These characteristics force golfers to play a game closer to the ground. Wedges play a diminished role in links golf, giving way to bump-and-run shots that are often a much smarter play. Lower ball flights are prized to minimize the effect of those winds. With tight lies that characterize those firm, fast fescues, a putter is almost always a reliable weapon ... even from the fairway.

“Wind and water, hillocks and hollows, mounds and pits, marram-grass and bents — these are the hazards of the links; and while they are all difficult to contend with, there is not one of them which cannot be overcome by the skill of the golfer,” wrote Robert Hunter, an early 20th century author and golf course architect.

Links golf encourages imagination. Rarely is there just one obvious route to the hole. Recovering from a bad shot often comes down to finding the alternative route or a different kind of shot.

This is where the magic of links golf really comes from, even if it takes some getting used to for American golfers. Just ask Tom Watson, a five-time Open winner who embraced links golf more than any other American professional.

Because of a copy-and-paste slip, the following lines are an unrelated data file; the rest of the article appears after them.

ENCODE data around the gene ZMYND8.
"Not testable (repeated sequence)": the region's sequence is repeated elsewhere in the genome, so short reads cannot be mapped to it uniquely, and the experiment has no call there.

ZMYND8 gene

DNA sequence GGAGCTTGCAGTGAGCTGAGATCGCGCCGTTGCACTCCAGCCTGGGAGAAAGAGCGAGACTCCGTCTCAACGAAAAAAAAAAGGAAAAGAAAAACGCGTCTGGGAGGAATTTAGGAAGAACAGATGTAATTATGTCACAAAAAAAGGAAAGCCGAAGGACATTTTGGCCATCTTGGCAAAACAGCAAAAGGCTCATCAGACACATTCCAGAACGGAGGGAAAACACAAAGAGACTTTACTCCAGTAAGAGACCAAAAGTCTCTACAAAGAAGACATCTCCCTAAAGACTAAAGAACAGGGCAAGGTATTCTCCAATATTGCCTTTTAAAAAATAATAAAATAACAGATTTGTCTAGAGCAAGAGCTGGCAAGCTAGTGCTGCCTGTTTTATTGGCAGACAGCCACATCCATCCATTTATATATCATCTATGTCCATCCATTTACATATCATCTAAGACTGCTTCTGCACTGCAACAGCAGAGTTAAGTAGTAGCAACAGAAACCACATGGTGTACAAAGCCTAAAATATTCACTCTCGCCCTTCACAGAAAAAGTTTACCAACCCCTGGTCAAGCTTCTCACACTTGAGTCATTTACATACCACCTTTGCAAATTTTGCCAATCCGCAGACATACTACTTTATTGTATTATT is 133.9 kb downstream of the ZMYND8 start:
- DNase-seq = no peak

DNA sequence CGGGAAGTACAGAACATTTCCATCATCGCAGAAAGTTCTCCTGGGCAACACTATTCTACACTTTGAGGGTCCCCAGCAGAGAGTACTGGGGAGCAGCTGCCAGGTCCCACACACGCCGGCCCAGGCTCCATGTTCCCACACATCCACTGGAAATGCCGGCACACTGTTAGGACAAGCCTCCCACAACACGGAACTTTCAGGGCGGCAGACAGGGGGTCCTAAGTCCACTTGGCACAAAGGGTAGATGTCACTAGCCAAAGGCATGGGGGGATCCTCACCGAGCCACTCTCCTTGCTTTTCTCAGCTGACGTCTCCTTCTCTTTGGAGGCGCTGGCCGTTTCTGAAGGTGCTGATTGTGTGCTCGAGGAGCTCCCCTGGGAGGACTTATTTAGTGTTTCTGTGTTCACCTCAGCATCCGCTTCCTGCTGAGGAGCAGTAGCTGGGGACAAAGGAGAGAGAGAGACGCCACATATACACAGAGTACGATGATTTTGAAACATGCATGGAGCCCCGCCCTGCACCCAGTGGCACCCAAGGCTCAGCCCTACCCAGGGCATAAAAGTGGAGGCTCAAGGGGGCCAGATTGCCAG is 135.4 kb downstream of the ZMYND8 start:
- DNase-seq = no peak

Embed from Getty Images

“Even though I won the Open in 1975 and 1977, I still didn't like the way the game had to be played on links courses because I was so conditioned to play the ball high in the air.” Watson said in a 2009 interview. “Links was the antithesis of how I played. I started to realize I had a love for links golf in 1979 when I made the decision to stop fighting it and play the ball along the ground and not get upset when the bounces didn't turn out the way I wanted. I think it goes back to my childhood when I had to play the ball along the ground because I couldn't get it up in the air and I couldn't hit it far enough so I had to bounce the ball onto the greens [laughs].

“American golf is so predictable it sometimes becomes boring,” he added. “Everybody plays the same shot the same way. Whereas links golf is so unpredictable. That's its beauty.”

As American golf fans watch the greatest golfers in the world battle Carnoustie this weekend, remember that those tawny fescues are no accident. As young Spanish star Jon Rahm said this week upon his arrival: “I forgot the fact the R&A lets Mother Nature set up the course.”

Letting nature dictate the game? At Bandon Dunes, this sounds like music to our ears.

The Making of Cosmo the Tufted Puffin